A software program can simulate a neuron with realistic 3-D detail in a matter of hours, researchers reported Saturday at the 2017 Society for Neuroscience annual meeting in Washington D.C.
The free software, called STEPS, can be used to mimic many aspects of the properties of neurons. For example, it can simulate the membrane proteins that moderate the flow of ions. It also takes into account the complex shape of the neuron and its dendritic spines, the small protrusions that receive electric impulses from other neurons. This can help researchers study neuronal behavior in much more detail than was previously possible.
“It may be useful in models that try to explain the consequences of molecular defects for neuron function,” says lead investigator Erik De Schutter, head of the Computational Neuroscience Unit at the Okinawa Institute of Science and Technology in Japan.
To develop the software, the researchers began with a difficult example: a Purkinje cell, a type of neuron characterized by its uniquely large number of dendrites. They were able to simulate the cell’s entire dendritic tree to sub-micron resolution.
“This is like a gold standard. If you can simulate this neuron, you can simulate any type of neuron,” says Haroon Anwar, a postdoctoral fellow at the New Jersey Institute of Technology. (Anwar was not involved in the new work but presented the model on behalf of his former colleagues.)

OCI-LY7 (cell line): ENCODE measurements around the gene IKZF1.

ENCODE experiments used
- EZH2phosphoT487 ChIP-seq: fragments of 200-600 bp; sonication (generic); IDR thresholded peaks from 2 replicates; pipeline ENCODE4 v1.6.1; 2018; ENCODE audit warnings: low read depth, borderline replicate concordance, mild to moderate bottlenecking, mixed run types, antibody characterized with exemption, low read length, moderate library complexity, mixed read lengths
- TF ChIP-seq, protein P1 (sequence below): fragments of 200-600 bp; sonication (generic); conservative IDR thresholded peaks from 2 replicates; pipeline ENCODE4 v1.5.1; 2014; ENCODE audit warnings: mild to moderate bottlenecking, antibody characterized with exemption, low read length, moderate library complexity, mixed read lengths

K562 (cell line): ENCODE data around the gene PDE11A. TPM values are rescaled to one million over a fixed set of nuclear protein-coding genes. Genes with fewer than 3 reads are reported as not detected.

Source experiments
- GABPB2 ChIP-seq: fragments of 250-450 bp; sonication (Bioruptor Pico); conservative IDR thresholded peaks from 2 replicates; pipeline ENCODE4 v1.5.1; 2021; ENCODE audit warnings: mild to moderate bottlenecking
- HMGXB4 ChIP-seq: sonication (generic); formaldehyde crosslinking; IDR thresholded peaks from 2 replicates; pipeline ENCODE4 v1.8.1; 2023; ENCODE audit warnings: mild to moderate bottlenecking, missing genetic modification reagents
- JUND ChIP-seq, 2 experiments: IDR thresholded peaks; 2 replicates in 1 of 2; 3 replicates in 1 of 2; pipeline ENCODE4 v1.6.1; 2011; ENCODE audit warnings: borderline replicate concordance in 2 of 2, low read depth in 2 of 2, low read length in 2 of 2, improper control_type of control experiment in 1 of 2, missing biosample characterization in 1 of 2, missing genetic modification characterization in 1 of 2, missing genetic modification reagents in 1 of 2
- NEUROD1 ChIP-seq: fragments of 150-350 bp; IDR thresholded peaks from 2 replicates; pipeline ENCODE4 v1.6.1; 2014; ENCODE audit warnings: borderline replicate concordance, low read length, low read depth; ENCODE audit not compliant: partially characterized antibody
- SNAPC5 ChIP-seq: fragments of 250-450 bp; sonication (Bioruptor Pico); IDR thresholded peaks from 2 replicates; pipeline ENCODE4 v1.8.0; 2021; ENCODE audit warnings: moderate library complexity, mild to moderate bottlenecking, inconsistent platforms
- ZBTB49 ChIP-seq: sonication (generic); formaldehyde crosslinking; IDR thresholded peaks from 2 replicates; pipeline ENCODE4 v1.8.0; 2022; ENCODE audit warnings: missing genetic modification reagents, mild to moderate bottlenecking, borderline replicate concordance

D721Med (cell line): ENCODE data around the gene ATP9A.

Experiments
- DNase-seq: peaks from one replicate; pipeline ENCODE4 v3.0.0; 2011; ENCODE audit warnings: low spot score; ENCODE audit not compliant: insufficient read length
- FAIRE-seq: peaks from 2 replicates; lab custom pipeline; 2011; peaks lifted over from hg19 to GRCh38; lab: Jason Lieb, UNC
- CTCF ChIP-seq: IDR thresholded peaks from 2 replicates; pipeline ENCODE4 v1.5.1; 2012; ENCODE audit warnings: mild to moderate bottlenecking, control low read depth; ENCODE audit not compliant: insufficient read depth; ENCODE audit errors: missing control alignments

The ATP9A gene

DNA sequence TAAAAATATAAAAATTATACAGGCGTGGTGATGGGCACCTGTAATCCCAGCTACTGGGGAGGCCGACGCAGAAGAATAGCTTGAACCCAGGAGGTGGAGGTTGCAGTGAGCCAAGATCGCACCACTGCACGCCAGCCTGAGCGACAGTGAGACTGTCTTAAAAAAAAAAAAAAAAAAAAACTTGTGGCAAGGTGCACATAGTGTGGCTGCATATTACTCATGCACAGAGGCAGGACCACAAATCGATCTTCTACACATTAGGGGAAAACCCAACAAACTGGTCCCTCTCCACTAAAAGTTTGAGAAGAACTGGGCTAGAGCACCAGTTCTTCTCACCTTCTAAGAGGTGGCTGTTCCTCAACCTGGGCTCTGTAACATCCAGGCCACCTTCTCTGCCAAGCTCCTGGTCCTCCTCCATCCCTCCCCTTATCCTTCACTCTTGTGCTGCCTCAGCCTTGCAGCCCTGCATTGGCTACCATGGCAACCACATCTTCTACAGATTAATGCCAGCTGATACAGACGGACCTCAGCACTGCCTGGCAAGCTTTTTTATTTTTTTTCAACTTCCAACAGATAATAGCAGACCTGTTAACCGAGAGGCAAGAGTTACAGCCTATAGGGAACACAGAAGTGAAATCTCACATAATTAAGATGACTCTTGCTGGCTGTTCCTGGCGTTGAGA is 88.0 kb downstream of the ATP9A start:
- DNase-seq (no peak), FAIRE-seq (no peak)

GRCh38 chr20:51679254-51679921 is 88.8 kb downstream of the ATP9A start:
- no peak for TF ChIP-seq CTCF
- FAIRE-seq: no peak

Simulating a single neuron in full detail requires such immense computational power that it has been essentially impractical for researchers to attempt. But there are work-arounds: The conventional way to simulate a neuron has long been to assume that its dendritic spines have a smooth, cable-like structure and to use simplified mathematics for describing the behavior of ion channels.
But some functions of the neurons, such as the opening and closing of the ion channels, require computationally expensive models that simulate randomly changing systems. STEPS doesn’t shy away from them. “We simulate every single channel, as opposed to the average current being simulated in most neural models,” De Schutter says.
The team performed the computations in parallel across 2,000 computing cores, the equivalent of 1,000 computers.
The first version of STEPS was released in 2012. In this latest version, simulations that required weeks to run can be completed in a few hours.
The researchers developed the software in collaboration with the Blue Brain Project, an ongoing international project to build a computer-simulated brain, based at the École Polytechnique Fédérale de Lausanne in Switzerland.
For more reports from the 2017 Society for Neuroscience annual meeting, please click here.